HC Deb 02 August 1916 vol 85 cc454-64

Order for Second Reading read.


I beg to move, "That the Bill be now read a second time."

This is a Bill which is intended to grapple with a very difficult and very pressing problem, and it is hoped that when it is placed upon the Statute Book it will not only check but stop the exploitation of the public by unscrupulous people who do not hestitate to use the nation's sympathies for their own selfish end. While a strong case possibly can be made out for a system of control over all charities there is undoubtedly an overwhelming case in favour of supervision and control for war-time. The Bill is confined to war charities and I would ask the House to treat it as a war measure. The House will remember that my right hon. Friend the Home Secretary in April of this year appointed a very strong and representive committee under the chairmanship of the hon. Member for North Worcester to investigate and report upon the question of war charities and upon the formation and management of charitable funds connected with the war. The committee called a number of witnesses well known and very well informed, and the witnesses came to the conclusion with great unanimity that the Government should be asked to bring in a Bill for dealing with this problem. The committee, I am glad to say, were quite unanimous, and the House is under an obligation to the committee for the way they worked in connection with the matter. The Bill, therefore, is established on the recommendations of the committee.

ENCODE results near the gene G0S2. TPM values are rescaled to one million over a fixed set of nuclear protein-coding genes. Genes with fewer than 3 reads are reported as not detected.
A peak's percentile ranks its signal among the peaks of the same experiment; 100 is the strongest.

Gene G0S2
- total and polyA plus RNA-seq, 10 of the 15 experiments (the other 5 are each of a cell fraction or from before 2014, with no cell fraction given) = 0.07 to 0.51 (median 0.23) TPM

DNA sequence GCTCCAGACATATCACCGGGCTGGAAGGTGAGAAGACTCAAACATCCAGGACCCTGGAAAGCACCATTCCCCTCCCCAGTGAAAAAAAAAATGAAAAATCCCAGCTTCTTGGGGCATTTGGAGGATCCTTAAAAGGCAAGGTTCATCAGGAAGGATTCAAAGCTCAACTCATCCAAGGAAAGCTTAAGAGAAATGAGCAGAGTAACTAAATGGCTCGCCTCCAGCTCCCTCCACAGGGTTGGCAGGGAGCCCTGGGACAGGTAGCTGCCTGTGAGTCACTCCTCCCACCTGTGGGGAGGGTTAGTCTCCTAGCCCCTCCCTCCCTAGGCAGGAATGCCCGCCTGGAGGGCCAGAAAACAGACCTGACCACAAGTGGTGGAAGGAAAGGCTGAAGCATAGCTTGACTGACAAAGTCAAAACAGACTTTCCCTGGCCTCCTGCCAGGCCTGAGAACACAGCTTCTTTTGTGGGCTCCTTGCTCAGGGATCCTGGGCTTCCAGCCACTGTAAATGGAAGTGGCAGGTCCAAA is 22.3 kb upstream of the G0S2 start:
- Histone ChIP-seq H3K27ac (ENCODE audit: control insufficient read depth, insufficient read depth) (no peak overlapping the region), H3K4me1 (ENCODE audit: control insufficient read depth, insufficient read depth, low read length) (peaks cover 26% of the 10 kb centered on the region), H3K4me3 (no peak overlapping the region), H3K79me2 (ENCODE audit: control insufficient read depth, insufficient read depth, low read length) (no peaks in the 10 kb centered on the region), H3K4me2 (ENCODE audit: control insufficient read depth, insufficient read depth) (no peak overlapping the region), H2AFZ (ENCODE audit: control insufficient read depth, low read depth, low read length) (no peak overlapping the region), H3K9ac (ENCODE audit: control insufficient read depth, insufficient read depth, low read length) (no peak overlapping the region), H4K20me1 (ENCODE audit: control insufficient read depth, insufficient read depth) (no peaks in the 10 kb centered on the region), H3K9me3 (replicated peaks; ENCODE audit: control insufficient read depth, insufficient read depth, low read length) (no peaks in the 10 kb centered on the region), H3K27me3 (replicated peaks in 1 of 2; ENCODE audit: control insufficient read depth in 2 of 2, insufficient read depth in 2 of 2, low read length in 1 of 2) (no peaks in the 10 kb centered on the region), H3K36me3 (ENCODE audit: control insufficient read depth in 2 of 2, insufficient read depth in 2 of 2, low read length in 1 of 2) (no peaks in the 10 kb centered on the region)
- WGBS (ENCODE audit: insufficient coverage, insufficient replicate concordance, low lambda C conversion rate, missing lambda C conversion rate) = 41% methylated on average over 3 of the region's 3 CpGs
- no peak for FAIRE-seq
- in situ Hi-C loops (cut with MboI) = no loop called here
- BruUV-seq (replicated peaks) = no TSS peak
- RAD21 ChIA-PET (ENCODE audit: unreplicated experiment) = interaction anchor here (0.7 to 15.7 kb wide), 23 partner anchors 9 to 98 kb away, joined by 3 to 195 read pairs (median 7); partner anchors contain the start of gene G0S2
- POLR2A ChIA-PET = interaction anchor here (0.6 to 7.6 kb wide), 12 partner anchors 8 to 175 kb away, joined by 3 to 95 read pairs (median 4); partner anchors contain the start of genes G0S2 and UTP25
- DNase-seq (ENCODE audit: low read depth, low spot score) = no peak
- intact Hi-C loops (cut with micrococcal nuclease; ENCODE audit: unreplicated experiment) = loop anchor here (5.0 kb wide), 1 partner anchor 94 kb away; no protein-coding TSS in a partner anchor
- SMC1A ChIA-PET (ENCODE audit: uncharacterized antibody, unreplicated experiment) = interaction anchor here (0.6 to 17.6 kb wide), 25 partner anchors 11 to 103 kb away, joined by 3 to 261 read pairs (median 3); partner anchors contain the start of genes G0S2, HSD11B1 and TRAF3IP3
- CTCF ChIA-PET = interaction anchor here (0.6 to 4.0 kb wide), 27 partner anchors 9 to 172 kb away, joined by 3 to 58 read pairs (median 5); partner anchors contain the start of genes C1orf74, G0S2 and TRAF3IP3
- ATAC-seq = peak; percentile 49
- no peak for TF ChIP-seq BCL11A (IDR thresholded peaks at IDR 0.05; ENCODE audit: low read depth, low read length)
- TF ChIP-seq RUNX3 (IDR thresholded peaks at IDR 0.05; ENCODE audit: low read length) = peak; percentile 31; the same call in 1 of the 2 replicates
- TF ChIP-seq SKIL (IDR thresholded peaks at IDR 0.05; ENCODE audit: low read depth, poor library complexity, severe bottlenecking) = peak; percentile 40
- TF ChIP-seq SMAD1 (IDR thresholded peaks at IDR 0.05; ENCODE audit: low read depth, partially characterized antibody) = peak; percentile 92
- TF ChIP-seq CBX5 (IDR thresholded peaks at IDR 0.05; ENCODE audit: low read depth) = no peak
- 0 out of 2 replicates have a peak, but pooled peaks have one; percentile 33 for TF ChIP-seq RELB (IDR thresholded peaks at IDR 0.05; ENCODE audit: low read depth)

The governing principle of the Bill will be found in Clause 1, which lays it down very clearly that